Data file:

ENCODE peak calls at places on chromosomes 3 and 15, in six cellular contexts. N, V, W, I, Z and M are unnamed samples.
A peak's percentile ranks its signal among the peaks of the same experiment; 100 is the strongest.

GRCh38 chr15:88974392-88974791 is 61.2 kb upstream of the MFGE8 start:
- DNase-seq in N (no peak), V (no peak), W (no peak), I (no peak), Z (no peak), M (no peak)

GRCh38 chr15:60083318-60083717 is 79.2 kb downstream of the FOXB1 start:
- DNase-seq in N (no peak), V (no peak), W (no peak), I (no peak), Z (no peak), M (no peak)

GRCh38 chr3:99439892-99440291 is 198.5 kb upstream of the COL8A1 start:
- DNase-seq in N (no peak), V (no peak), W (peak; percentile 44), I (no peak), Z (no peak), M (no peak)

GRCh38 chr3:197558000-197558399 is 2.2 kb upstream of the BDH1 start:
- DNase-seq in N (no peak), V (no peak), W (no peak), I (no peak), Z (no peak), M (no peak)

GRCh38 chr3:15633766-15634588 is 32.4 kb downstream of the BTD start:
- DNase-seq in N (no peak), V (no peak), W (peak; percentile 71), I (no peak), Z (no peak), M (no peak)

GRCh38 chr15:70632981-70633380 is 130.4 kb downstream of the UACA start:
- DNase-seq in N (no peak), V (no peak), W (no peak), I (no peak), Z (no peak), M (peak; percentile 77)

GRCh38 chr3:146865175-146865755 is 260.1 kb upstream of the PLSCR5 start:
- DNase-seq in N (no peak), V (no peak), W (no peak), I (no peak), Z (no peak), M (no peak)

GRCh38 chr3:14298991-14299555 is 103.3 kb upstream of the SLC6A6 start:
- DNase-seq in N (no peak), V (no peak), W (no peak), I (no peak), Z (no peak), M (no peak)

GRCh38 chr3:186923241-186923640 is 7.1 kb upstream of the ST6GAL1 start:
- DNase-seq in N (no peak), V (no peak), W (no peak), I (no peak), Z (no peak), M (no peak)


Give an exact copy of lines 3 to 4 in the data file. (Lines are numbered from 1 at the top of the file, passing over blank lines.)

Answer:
GRCh38 chr15:88974392-88974791 is 61.2 kb upstream of the MFGE8 start:
- DNase-seq in N (no peak), V (no peak), W (no peak), I (no peak), Z (no peak), M (no peak)